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Discriminating disturbance from natural variation with LiDAR in semi-arid forests in the southwestern USA

Posted date: July 13, 2015
Publication Year: 
2015
Authors: Swetnam, T. L.; Lynch, Ann M.; Falk, D. A.; Yool, S. R.; Guertin, D. P.
Publication Series: 
Scientific Journal (JRNL)
Source: Ecosphere. 6(6): 97.

Abstract

Discriminating amongst spatial configurations and climax size of trees in forests along varying physical gradients from time since last disturbance is a significant component of applied forest management. Understanding what has led to the existing vegetation’s structure has important implications for monitoring succession and eco-hydrological interactions within the critical zone: the near-surface environment where rock, soil, air, and biota interact and regulate ecosystem services. This research demonstrates the utilities of local indicators of spatial association (LISA) to (1) quantify natural variation in forest structure as derived from aerial Light Detection and Range (LiDAR) across topographically complex landscapes at ecologically relevant scale, i.e., individual trees; (2) map previously recorded but poorly defined forest disturbances; and (3) link scalable topographic indices to observed tree size distributions. We first selected a priori undisturbed and disturbed stands scanned by aerial LiDAR that included: preservation, mechanical fuels treatment, and logging in two similar semi-arid forest ecosystems. Next, we compared two topographic indices: the topographic position index (TPI) and topographic wetness index (TWI) to climax tree height and two related LISAs: the Getis-Ord Gi and Anselin local Moran’s I. Gi and I measure local spatial clustering, producing z-scores that represent the significance of each statistic. The tallest trees in each study area were found to be located on negative TPI and greater TWI values (valley bottom positions and higher wetness conditions, respectively). Stands of trees with positive z-scores (i.e., overstory trees with similarly tall neighbors) were most likely to be located in the a priori undisturbed areas. Disturbed locations, on the other hand, were defined by neighborhoods of negative z-scores (i.e., shorter trees with short neighbors). Future applications include locating and reconstructing historical disturbances and developing a consistent strategy for characterizing stands for forest inventory monitoring.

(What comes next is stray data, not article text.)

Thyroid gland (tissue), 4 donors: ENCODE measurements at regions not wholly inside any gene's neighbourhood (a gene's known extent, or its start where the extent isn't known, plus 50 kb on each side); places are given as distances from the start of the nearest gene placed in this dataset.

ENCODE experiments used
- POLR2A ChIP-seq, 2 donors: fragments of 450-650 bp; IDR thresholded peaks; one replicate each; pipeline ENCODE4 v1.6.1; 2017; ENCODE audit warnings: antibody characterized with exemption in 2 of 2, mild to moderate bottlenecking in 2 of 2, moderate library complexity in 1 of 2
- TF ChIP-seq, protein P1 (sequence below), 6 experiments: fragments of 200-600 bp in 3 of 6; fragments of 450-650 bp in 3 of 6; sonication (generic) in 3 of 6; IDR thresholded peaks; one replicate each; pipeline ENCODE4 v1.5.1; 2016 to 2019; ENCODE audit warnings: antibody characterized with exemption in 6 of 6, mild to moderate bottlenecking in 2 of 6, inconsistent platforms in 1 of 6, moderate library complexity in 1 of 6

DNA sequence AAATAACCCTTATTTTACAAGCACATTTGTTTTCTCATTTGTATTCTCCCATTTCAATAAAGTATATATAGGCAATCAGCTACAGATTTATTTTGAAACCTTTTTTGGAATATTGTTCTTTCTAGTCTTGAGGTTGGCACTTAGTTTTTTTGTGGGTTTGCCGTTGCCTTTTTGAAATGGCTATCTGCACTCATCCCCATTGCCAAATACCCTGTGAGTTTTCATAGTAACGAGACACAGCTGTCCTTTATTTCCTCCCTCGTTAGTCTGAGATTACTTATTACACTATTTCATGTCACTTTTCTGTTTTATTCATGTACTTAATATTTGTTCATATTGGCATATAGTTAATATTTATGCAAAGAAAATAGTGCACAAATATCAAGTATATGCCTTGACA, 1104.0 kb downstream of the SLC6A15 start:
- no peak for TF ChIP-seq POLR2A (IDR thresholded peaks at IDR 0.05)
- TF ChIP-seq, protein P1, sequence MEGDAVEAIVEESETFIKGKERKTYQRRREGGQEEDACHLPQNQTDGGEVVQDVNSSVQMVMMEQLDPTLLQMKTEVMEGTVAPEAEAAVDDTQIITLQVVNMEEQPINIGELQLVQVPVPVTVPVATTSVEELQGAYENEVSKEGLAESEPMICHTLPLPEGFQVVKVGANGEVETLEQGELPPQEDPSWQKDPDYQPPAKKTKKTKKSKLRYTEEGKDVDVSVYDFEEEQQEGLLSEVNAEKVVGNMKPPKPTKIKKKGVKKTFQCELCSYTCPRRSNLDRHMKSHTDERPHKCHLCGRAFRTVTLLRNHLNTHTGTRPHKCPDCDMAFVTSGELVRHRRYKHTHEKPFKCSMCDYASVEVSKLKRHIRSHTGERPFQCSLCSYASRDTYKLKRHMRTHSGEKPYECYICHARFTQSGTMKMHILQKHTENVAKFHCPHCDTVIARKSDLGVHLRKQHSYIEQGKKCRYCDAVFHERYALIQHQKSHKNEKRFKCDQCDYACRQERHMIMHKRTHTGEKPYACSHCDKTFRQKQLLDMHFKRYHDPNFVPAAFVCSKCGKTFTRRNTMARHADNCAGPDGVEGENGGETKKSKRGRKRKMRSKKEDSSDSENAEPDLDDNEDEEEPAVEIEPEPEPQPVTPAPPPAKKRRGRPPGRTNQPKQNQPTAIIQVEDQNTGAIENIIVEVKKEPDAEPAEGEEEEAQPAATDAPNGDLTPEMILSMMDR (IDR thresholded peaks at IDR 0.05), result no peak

Citation

Swetnam, T. L.; Lynch, A. M.; Falk, D. A.; Yool, S. R.; Guertin, D. P. 2015. Discriminating disturbance from natural variation with LiDAR in semi-arid forests in the southwestern USA. Ecosphere. 6(6): 97.